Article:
Earlier this month, financial adviser Joseph Kelly visited a client who had seen the value of his retirement savings soar, thanks to a surging stock market.
"He said his account was up 18 percent, and he asked me, 'What should I do with it?' " recalled Kelly, who works in Berkeley Heights, N.J. His client was modestly wealthy, but Kelly still suggested holding tight.
The client had another idea: He wanted to take out $75,000 to help his son buy a house.
Later the same day, Kelly visited another client — comfortable in the upper middle class — who wanted to take out $20,000 from her 401(k) to splurge on a vacation. She was even willing to pay a 10 percent penalty, which is required under the law if an individual is not yet 59½ years old.
Kelly couldn't dissuade her. "People are cautiously optimistic," he said.
The remarkable stock market rally of 2017 — in which the Standard & Poor's 500-stock index shot up 22 percent and the Dow Jones industrial average 25 percent — has boosted the nation's retirement accounts to record heights, making the painful 2008-2009 stock market crash feel like ancient history. And that fervor has not faded with the new year.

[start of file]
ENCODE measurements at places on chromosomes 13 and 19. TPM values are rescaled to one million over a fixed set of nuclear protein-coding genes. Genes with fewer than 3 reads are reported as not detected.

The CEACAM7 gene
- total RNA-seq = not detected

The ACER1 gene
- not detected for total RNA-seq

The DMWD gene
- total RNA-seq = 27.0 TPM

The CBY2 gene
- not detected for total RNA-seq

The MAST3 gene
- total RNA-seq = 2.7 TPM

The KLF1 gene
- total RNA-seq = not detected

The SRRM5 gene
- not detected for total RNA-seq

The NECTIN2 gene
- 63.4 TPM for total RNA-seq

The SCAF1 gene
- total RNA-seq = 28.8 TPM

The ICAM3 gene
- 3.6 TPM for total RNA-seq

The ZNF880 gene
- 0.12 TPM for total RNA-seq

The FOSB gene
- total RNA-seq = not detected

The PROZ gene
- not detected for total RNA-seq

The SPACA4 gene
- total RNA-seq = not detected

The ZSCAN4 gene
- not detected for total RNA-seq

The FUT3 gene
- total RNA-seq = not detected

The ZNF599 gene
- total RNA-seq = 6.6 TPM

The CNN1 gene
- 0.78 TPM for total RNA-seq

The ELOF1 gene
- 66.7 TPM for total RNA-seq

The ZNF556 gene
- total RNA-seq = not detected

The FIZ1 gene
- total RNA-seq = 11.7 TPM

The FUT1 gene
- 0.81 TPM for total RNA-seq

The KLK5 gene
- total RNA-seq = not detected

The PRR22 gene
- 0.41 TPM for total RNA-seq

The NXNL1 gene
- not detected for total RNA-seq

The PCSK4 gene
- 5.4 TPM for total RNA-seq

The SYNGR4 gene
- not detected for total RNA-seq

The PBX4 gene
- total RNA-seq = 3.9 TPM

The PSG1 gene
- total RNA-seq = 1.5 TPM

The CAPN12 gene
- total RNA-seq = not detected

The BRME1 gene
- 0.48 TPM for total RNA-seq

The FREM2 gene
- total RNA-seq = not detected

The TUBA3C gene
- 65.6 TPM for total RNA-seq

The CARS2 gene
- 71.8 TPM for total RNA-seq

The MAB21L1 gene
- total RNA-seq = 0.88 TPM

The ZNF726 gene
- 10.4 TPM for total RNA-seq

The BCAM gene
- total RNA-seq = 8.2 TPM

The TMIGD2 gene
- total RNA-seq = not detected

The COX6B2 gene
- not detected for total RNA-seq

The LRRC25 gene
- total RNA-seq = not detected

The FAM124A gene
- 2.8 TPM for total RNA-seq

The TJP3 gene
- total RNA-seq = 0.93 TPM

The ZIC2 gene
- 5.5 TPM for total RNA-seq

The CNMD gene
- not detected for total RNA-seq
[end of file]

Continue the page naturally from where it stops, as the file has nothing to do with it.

That feeling of optimism could spread as more Americans receive their year-end retirement account statements in the mail and online this month, providing concrete evidence of newfound paper wealth.
And some are so confident that they are taking money out — despite it being taxed and potentially hit by an early-withdrawal penalty — assuming it will be replaced as markets continue to surge upward.
"I've seen more money requests for extraneous items in the last six weeks than I have in the last five years," said Jamie Cox of Richmond-based Harris Financial Group, which manages $500 million in savings for about 800 middle-class families.
"There's a lot of people that are feeling comfortable spending their retirement money right now," Cox said.
Cox said he is seeing more people take larger withdrawals, $20,000 to $40,000, to fund dream vacations or home improvement.
"I hear, 'I want to take that Viking Cruise I didn't go on two years ago.' Lots of these things were holdovers from the financial crisis," Cox said.